We show that the blue and UV excess emission at the first few days of some
type Ia supernovae (SNe Ia) can be accounted for in the double degenerate (DD)
scenario by the collision of the SN ejecta with circumstellar matter that was
blown by the accretion disk formed during the merger process of the two white
dwarfs (WDs). We assume that in cases of excess early light the disk blows the
circumstellar matter, that we term disk-originated matter (DOM), hours to days
before explosion. To perform our analysis we first provide a model-based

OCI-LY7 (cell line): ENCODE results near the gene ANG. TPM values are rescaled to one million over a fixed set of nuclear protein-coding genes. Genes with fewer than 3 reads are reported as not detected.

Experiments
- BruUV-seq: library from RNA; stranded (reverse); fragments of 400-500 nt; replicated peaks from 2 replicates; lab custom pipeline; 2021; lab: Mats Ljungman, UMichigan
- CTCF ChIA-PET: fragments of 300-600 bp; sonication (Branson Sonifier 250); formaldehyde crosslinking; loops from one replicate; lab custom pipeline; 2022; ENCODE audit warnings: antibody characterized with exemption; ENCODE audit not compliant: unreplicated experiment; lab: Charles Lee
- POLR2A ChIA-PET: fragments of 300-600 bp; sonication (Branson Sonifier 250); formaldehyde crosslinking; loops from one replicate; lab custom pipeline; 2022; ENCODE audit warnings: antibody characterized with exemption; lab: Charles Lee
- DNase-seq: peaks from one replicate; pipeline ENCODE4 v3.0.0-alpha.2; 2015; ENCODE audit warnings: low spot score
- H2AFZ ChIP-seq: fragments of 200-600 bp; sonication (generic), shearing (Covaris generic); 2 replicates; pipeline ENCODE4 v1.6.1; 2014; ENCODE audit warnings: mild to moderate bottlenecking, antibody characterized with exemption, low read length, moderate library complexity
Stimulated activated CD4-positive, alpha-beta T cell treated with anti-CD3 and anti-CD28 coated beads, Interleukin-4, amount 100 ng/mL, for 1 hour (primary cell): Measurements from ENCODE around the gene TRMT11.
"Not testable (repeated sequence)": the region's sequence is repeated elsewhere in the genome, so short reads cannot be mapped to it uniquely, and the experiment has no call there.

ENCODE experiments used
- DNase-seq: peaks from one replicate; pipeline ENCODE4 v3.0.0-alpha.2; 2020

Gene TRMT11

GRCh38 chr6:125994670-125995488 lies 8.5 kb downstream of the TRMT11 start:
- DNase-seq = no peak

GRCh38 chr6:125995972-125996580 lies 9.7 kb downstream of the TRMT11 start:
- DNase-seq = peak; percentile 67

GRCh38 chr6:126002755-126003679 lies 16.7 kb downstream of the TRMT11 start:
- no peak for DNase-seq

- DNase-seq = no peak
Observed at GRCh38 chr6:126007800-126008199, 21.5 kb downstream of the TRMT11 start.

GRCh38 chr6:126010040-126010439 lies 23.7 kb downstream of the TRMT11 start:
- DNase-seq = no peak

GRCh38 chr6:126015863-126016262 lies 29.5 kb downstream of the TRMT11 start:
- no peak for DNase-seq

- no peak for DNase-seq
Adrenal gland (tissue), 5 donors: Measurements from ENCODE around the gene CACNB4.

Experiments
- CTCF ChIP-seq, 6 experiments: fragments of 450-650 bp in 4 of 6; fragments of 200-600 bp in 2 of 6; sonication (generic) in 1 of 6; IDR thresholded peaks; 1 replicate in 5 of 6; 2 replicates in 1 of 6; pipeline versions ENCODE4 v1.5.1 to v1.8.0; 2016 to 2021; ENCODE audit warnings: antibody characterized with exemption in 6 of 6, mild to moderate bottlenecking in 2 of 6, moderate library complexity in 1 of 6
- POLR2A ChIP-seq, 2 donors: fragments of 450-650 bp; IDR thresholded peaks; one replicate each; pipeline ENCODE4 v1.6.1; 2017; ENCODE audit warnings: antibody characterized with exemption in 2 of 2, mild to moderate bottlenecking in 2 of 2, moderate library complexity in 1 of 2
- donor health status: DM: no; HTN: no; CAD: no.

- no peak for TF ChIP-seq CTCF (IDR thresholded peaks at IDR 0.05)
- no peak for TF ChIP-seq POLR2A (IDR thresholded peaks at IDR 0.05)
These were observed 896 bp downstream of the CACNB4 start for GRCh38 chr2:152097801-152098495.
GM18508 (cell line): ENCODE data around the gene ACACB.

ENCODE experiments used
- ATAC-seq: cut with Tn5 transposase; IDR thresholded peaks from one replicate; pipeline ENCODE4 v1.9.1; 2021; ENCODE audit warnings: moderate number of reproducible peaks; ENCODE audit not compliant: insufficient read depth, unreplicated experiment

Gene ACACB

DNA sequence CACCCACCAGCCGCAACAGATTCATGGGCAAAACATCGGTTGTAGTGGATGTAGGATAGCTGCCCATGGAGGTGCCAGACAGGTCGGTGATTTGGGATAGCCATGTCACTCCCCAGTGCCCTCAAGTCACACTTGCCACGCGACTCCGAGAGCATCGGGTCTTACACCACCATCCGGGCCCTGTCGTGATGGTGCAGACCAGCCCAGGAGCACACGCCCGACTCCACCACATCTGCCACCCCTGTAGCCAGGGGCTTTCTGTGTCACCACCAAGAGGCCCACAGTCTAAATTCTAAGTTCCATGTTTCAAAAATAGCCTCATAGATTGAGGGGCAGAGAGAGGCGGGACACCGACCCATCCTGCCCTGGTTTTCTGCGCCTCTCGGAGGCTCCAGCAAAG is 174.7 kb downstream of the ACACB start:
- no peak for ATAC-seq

definition for early excess light, replacing the definition of excess light
relative to a power-law fit to the rising luminosity. We then examine the light
curves of the SNe Ia iPTF14atg and SN 2012cg, and find that the collision of
the ejecta with a DOM in the frame of the DD scenario can account for their
early excess emission. Thus, early excess light does not necessarily imply the
presence of a stellar companion in the frame of the single-degenerate scenario.
Our findings further increase the variety of phenomena that the DD scenario can
account for, and emphasize the need to consider all different SN Ia scenarios
when interpreting observations.